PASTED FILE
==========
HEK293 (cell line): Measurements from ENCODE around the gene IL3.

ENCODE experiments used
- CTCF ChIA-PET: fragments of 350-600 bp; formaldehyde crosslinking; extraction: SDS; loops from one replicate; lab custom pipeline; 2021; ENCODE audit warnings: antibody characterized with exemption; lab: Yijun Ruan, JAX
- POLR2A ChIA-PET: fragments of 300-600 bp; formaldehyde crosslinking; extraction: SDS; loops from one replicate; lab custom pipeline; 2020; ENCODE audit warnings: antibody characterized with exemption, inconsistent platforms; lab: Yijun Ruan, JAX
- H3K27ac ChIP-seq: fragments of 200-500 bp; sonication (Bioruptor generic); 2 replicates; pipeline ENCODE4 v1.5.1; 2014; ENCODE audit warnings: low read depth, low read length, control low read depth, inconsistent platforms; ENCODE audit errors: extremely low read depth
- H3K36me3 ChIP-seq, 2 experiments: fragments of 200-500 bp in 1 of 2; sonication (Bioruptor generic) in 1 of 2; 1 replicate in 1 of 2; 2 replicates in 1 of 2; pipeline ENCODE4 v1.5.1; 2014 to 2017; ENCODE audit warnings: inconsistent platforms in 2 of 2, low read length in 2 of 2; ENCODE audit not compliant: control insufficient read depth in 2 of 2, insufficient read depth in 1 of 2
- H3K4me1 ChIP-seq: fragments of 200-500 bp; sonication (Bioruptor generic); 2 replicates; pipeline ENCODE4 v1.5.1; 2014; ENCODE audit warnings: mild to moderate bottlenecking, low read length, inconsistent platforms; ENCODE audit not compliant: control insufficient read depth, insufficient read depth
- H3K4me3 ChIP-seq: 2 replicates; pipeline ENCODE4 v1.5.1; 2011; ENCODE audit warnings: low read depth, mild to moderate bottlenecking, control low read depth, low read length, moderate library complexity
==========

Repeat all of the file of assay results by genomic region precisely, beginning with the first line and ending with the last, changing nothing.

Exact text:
HEK293 (cell line): Measurements from ENCODE around the gene IL3.

ENCODE experiments used
- CTCF ChIA-PET: fragments of 350-600 bp; formaldehyde crosslinking; extraction: SDS; loops from one replicate; lab custom pipeline; 2021; ENCODE audit warnings: antibody characterized with exemption; lab: Yijun Ruan, JAX
- POLR2A ChIA-PET: fragments of 300-600 bp; formaldehyde crosslinking; extraction: SDS; loops from one replicate; lab custom pipeline; 2020; ENCODE audit warnings: antibody characterized with exemption, inconsistent platforms; lab: Yijun Ruan, JAX
- H3K27ac ChIP-seq: fragments of 200-500 bp; sonication (Bioruptor generic); 2 replicates; pipeline ENCODE4 v1.5.1; 2014; ENCODE audit warnings: low read depth, low read length, control low read depth, inconsistent platforms; ENCODE audit errors: extremely low read depth
- H3K36me3 ChIP-seq, 2 experiments: fragments of 200-500 bp in 1 of 2; sonication (Bioruptor generic) in 1 of 2; 1 replicate in 1 of 2; 2 replicates in 1 of 2; pipeline ENCODE4 v1.5.1; 2014 to 2017; ENCODE audit warnings: inconsistent platforms in 2 of 2, low read length in 2 of 2; ENCODE audit not compliant: control insufficient read depth in 2 of 2, insufficient read depth in 1 of 2
- H3K4me1 ChIP-seq: fragments of 200-500 bp; sonication (Bioruptor generic); 2 replicates; pipeline ENCODE4 v1.5.1; 2014; ENCODE audit warnings: mild to moderate bottlenecking, low read length, inconsistent platforms; ENCODE audit not compliant: control insufficient read depth, insufficient read depth
- H3K4me3 ChIP-seq: 2 replicates; pipeline ENCODE4 v1.5.1; 2011; ENCODE audit warnings: low read depth, mild to moderate bottlenecking, control low read depth, low read length, moderate library complexity